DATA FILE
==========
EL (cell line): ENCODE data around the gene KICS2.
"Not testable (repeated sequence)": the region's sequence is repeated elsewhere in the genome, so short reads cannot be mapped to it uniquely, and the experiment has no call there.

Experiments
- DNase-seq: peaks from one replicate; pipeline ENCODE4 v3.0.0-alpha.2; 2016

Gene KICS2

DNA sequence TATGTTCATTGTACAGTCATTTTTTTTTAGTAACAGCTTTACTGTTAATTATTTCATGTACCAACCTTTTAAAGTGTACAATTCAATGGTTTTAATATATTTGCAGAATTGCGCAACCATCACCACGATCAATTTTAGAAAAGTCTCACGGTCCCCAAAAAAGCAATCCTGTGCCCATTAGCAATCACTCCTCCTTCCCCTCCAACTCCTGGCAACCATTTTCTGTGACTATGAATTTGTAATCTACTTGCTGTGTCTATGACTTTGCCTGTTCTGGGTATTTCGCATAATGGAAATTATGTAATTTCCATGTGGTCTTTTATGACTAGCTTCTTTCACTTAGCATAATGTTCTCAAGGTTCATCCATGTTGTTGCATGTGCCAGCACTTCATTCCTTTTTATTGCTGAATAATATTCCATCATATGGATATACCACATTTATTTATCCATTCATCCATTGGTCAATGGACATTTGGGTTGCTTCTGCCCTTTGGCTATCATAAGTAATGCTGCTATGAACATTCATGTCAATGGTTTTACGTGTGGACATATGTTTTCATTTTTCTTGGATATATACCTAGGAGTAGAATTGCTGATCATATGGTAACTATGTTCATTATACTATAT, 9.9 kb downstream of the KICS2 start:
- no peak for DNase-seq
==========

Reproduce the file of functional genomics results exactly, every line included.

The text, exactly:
EL (cell line): ENCODE data around the gene KICS2.
"Not testable (repeated sequence)": the region's sequence is repeated elsewhere in the genome, so short reads cannot be mapped to it uniquely, and the experiment has no call there.

Experiments
- DNase-seq: peaks from one replicate; pipeline ENCODE4 v3.0.0-alpha.2; 2016

Gene KICS2

DNA sequence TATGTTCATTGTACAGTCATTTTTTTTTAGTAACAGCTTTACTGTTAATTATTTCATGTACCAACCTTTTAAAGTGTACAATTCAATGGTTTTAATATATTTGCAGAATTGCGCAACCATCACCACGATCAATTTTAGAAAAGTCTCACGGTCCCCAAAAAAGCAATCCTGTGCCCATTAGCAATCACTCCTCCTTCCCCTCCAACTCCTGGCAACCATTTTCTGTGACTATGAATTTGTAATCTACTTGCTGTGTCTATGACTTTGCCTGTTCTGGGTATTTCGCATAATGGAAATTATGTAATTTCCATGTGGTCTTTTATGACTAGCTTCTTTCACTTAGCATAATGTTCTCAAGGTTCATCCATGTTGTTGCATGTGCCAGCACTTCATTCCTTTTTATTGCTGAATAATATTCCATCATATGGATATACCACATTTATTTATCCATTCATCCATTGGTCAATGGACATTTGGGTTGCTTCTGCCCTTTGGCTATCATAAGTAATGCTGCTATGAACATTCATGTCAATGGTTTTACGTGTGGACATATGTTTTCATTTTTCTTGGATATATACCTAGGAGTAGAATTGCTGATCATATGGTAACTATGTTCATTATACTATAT, 9.9 kb downstream of the KICS2 start:
- no peak for DNase-seq